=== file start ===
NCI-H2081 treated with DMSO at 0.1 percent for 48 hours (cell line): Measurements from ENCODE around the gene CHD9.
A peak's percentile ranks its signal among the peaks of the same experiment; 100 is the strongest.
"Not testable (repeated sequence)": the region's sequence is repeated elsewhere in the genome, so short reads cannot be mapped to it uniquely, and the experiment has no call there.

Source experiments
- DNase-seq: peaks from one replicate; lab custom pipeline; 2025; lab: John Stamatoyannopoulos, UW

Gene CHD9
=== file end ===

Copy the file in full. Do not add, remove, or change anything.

NCI-H2081 treated with DMSO at 0.1 percent for 48 hours (cell line): Measurements from ENCODE around the gene CHD9.
A peak's percentile ranks its signal among the peaks of the same experiment; 100 is the strongest.
"Not testable (repeated sequence)": the region's sequence is repeated elsewhere in the genome, so short reads cannot be mapped to it uniquely, and the experiment has no call there.

Source experiments
- DNase-seq: peaks from one replicate; lab custom pipeline; 2025; lab: John Stamatoyannopoulos, UW

Gene CHD9